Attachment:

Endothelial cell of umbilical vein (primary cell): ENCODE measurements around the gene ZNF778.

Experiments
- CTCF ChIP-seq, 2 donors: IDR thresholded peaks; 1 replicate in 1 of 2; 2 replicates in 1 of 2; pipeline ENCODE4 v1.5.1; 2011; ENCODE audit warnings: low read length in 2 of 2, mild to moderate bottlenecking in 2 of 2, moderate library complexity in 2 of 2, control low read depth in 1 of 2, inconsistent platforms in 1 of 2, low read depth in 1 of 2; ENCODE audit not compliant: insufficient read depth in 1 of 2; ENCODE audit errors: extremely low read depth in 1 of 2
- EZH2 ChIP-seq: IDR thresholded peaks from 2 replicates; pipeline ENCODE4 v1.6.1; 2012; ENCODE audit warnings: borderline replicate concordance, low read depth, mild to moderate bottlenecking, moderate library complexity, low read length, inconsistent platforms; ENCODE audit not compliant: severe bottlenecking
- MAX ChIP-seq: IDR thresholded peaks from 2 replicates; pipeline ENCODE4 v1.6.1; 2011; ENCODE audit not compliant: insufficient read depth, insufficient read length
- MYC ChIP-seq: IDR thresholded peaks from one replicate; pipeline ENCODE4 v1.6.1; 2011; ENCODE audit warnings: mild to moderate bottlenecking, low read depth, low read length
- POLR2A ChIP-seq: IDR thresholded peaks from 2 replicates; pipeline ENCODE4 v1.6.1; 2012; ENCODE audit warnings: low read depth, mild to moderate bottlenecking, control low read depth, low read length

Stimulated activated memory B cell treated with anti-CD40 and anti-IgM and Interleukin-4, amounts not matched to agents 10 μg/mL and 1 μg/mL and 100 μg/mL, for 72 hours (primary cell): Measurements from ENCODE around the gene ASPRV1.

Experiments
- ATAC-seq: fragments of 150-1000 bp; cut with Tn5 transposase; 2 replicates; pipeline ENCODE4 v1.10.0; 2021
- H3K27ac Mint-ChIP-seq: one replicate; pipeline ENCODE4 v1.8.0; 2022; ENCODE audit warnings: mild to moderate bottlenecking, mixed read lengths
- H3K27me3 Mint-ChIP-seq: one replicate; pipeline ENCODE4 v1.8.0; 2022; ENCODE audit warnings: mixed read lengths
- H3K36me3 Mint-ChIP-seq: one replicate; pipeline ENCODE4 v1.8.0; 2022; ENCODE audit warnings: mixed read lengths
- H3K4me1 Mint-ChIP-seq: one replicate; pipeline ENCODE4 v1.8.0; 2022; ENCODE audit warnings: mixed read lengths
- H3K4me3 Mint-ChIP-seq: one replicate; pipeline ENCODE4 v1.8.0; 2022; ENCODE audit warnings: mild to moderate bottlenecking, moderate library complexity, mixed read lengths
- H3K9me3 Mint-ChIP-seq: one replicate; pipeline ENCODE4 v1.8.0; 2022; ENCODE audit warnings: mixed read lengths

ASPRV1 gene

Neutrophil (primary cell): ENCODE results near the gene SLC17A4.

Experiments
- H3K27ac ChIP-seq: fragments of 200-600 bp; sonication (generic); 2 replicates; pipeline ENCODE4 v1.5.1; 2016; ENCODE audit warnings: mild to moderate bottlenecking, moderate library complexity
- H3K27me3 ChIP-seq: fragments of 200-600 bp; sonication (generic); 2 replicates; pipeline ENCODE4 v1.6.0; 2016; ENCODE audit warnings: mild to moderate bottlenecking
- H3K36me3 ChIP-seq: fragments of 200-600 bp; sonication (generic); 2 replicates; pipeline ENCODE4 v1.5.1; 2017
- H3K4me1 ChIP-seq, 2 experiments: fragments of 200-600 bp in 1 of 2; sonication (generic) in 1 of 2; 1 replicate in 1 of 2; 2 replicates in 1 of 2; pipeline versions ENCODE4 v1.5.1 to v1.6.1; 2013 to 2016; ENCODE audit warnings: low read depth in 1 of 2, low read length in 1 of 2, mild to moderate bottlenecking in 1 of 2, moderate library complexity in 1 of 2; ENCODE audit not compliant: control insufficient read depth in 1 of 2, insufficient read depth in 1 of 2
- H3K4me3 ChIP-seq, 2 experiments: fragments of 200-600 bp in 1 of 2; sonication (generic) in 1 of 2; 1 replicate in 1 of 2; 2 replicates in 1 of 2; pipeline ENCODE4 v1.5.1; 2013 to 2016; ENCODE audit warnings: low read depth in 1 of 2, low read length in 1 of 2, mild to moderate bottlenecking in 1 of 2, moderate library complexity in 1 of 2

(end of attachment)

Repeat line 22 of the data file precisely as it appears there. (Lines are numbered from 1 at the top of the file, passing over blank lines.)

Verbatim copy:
- H3K36me3 ChIP-seq: fragments of 200-600 bp; sonication (generic); 2 replicates; pipeline ENCODE4 v1.5.1; 2017